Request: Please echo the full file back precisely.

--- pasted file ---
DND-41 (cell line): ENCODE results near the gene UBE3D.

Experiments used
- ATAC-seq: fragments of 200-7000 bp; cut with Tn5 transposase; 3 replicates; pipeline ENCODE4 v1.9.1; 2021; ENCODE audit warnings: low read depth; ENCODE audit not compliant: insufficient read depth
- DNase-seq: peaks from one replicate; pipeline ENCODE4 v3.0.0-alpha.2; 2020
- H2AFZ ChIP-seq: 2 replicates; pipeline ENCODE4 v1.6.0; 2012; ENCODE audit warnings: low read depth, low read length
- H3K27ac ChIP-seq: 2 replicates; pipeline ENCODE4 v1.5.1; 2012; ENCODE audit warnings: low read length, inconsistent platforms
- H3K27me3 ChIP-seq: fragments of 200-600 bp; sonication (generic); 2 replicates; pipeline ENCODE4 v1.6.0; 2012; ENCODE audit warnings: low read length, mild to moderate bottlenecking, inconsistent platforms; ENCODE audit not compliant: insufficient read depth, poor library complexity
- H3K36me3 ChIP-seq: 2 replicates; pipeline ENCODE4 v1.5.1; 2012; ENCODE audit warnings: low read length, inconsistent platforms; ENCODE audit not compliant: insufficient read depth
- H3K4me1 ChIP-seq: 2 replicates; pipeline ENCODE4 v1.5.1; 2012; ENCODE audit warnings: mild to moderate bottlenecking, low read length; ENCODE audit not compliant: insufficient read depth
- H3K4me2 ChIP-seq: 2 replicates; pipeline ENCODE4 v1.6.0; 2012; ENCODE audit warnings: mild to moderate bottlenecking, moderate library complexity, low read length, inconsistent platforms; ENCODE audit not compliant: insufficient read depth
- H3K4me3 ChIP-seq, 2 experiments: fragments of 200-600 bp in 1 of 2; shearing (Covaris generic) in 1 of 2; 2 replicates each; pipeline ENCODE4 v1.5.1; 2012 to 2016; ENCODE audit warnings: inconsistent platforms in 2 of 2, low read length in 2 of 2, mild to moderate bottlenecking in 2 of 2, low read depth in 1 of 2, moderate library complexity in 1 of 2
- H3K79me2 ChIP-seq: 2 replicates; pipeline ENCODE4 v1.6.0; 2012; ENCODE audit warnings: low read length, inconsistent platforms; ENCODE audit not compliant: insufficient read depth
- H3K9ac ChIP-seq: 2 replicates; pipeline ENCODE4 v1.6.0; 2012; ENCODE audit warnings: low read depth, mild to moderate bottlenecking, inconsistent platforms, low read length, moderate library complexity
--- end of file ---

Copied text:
DND-41 (cell line): ENCODE results near the gene UBE3D.

Experiments used
- ATAC-seq: fragments of 200-7000 bp; cut with Tn5 transposase; 3 replicates; pipeline ENCODE4 v1.9.1; 2021; ENCODE audit warnings: low read depth; ENCODE audit not compliant: insufficient read depth
- DNase-seq: peaks from one replicate; pipeline ENCODE4 v3.0.0-alpha.2; 2020
- H2AFZ ChIP-seq: 2 replicates; pipeline ENCODE4 v1.6.0; 2012; ENCODE audit warnings: low read depth, low read length
- H3K27ac ChIP-seq: 2 replicates; pipeline ENCODE4 v1.5.1; 2012; ENCODE audit warnings: low read length, inconsistent platforms
- H3K27me3 ChIP-seq: fragments of 200-600 bp; sonication (generic); 2 replicates; pipeline ENCODE4 v1.6.0; 2012; ENCODE audit warnings: low read length, mild to moderate bottlenecking, inconsistent platforms; ENCODE audit not compliant: insufficient read depth, poor library complexity
- H3K36me3 ChIP-seq: 2 replicates; pipeline ENCODE4 v1.5.1; 2012; ENCODE audit warnings: low read length, inconsistent platforms; ENCODE audit not compliant: insufficient read depth
- H3K4me1 ChIP-seq: 2 replicates; pipeline ENCODE4 v1.5.1; 2012; ENCODE audit warnings: mild to moderate bottlenecking, low read length; ENCODE audit not compliant: insufficient read depth
- H3K4me2 ChIP-seq: 2 replicates; pipeline ENCODE4 v1.6.0; 2012; ENCODE audit warnings: mild to moderate bottlenecking, moderate library complexity, low read length, inconsistent platforms; ENCODE audit not compliant: insufficient read depth
- H3K4me3 ChIP-seq, 2 experiments: fragments of 200-600 bp in 1 of 2; shearing (Covaris generic) in 1 of 2; 2 replicates each; pipeline ENCODE4 v1.5.1; 2012 to 2016; ENCODE audit warnings: inconsistent platforms in 2 of 2, low read length in 2 of 2, mild to moderate bottlenecking in 2 of 2, low read depth in 1 of 2, moderate library complexity in 1 of 2
- H3K79me2 ChIP-seq: 2 replicates; pipeline ENCODE4 v1.6.0; 2012; ENCODE audit warnings: low read length, inconsistent platforms; ENCODE audit not compliant: insufficient read depth
- H3K9ac ChIP-seq: 2 replicates; pipeline ENCODE4 v1.6.0; 2012; ENCODE audit warnings: low read depth, mild to moderate bottlenecking, inconsistent platforms, low read length, moderate library complexity